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413 The Difficult Patient – 5 seminars

Course Leaders: D. Carveth, PhD and R. Ruskin, MD

Course Description

The seminar will study difficult cases in analysis by means of presentation and discussion. Patients with severe psychopathology can be impulsive, act out, suffer extreme mood shifts and have more difficulty in reality testing than is typical of hysterical and obsessional neurosis. The seminar will examine difficulties presented by their diagnosis and treatment and evaluate results. The seminar will explore whether such patients have a unique etiology or whether it is a question of the degree of their severity.

Course Objectives

Candidates will learn to:

  1. Formulate the problems of the “difficult patient”: provocative, homicidal, narcissistic, masochistic, suicidal (1.1, 1.2, 4.5c, 4.5f)  .
  2. Observe the commonalities and differences in a broad range of psychopathologies (1.3).
  3. Understand the technical problems posed by patients who are difficult to treat, and to integrate into practice appropriate treatment strategies (4.5).
  4. Observe in themselves the impact of the difficult patient on their countertransference, and to respond appropriately (1.4, 4.2, 4.3).
  5. Expand their exploration of the therapeutic potentials of psychoanalysis (1.2, 1.3).

Seminar 1

The Hateful Patient

Required Reading

Epstein, L. (1977). The therapeutic function of hate in the countertransference.  Contemporary Psychoanalysis, 13, 442-460.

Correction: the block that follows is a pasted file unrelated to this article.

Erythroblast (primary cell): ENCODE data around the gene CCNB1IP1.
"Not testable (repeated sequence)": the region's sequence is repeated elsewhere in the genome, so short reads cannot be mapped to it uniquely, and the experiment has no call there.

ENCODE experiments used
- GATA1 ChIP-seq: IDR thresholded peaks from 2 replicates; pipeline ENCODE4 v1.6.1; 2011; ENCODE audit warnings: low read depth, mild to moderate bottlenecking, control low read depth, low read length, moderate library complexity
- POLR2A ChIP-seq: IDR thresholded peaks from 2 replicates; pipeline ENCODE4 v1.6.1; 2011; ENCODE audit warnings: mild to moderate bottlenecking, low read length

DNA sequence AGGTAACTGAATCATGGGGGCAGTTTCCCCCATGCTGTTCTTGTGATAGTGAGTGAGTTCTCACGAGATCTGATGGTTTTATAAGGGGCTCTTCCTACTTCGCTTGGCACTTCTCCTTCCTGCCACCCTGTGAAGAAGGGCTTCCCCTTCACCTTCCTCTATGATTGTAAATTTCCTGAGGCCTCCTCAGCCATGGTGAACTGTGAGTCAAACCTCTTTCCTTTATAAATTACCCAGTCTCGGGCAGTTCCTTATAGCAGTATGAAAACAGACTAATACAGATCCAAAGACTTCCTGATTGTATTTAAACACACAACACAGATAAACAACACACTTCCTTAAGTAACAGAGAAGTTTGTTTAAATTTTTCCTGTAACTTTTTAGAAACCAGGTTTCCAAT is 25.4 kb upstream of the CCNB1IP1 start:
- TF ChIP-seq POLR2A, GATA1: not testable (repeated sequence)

Seminar 2

The Deeply Masochistic Patient

Required Reading

Joseph, B. (1982). Addiction to near-death. International Journal of Psychoanalysis, 63, 449-456.

Seminar 3

A Homicidal Patient

Required Readings

Hanly, C. (1992). On narcissistic defences. The Psychoanalytic Study of the Child, 47, 139-157, 148-156.

Hanly, C. (1998). Reflections on the analyst’s self-disclosure. Psychoanalytic Inquiry, 18, 550-565.

Hanly, C. (2009). On truth and clinical psychoanalysis. International Journal of Psychoanalysis, 90, 363-73.

Porter, M. (1998). On beginning with a borderline patient. In T. Jacobs & A. Rothstein (Eds.) On Beginning an Analysis (pp. 163-178).  Madison, CT: International Universities Press.

Seminar 4

A Suicidal Patient

Required Readings

Hanly, C. (2018). Narcissism, realism and the analytic process. (Unpublished; copies to be provided by teacher).

Calef, V. Weinshel, E.M. (1979). The new psychoanalysis and psychoanalytic revisionism.  Psychoanalytic Quarterly, 48, 470-491.

Seminar 5

Symposium: Overview of the Program

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